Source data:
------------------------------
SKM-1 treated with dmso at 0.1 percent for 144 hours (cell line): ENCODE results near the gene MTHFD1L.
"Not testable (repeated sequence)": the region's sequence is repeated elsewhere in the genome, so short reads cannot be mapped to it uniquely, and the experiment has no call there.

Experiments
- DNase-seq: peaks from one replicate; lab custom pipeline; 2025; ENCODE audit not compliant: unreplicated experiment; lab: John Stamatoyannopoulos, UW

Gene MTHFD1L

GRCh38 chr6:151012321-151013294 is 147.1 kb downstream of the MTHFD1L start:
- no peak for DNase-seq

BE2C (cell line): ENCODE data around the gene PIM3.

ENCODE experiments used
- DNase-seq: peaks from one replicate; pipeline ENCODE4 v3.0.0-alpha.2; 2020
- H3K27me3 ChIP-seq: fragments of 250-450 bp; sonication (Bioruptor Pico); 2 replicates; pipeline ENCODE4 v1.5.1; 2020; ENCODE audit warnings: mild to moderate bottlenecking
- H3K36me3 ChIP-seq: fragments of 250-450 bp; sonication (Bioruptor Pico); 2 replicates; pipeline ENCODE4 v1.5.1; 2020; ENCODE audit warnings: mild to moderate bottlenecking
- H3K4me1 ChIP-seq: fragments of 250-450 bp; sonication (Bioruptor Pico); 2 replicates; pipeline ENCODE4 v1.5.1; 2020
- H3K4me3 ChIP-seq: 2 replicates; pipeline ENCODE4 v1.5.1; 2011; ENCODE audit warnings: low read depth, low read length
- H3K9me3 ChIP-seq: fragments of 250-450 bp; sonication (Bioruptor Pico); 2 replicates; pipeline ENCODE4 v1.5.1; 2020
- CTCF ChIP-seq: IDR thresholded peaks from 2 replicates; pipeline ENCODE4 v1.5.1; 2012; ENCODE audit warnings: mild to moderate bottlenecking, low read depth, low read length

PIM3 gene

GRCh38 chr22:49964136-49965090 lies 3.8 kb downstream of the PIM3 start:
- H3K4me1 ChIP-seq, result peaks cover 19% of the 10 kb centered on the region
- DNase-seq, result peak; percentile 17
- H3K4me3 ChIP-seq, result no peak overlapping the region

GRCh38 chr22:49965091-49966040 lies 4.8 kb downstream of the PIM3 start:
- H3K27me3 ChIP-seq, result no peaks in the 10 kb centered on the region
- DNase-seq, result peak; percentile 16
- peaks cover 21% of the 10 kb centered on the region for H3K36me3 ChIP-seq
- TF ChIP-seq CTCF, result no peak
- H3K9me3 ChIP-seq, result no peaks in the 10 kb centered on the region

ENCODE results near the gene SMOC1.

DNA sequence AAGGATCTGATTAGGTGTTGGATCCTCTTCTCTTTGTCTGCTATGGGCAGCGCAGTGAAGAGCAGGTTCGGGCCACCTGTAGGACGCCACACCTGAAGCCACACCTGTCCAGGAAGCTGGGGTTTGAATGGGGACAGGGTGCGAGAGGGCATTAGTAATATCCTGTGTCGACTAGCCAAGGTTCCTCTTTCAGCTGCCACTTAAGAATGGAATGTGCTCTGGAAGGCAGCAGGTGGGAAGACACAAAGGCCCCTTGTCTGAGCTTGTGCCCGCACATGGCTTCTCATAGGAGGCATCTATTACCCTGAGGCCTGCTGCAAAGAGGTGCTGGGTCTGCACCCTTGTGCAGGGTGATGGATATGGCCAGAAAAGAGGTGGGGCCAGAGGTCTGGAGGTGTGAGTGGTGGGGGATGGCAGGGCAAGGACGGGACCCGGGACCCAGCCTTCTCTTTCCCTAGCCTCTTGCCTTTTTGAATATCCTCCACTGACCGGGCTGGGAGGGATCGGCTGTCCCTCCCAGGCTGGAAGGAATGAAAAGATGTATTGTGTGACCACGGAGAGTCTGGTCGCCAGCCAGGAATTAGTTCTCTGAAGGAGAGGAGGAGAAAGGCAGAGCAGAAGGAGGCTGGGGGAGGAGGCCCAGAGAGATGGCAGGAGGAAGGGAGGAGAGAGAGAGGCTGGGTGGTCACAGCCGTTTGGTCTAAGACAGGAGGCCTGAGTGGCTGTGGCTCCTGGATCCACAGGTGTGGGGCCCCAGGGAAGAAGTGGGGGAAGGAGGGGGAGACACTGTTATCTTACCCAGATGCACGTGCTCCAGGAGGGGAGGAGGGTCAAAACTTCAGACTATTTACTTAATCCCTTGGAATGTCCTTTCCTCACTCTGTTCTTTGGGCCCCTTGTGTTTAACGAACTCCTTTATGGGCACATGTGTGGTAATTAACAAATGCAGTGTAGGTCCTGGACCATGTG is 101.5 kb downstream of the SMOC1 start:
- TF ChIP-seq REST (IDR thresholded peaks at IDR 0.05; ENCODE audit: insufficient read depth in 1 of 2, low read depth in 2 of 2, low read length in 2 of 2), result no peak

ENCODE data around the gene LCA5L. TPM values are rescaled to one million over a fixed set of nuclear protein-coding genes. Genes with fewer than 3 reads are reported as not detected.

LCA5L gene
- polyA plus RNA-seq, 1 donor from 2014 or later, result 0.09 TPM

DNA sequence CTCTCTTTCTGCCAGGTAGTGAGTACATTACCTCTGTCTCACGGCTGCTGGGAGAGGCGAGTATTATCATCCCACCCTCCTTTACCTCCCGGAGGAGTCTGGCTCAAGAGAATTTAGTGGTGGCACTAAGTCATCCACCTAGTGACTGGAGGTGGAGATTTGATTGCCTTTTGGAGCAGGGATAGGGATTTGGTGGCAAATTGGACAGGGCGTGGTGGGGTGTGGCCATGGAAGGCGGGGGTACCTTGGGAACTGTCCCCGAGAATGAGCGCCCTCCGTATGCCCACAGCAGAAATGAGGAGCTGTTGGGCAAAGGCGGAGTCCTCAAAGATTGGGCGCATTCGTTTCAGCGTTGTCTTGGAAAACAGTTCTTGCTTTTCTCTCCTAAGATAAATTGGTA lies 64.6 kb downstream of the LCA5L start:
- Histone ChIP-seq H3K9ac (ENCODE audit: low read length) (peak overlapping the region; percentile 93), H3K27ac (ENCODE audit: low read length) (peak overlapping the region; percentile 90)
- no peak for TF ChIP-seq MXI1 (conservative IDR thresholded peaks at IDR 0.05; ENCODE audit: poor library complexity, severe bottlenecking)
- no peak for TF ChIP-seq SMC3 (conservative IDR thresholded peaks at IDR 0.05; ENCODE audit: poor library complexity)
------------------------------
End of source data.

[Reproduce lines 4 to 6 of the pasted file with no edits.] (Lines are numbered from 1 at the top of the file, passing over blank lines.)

- DNase-seq: peaks from one replicate; lab custom pipeline; 2025; ENCODE audit not compliant: unreplicated experiment; lab: John Stamatoyannopoulos, UW

Gene MTHFD1L

GRCh38 chr6:151012321-151013294 is 147.1 kb downstream of the MTHFD1L start: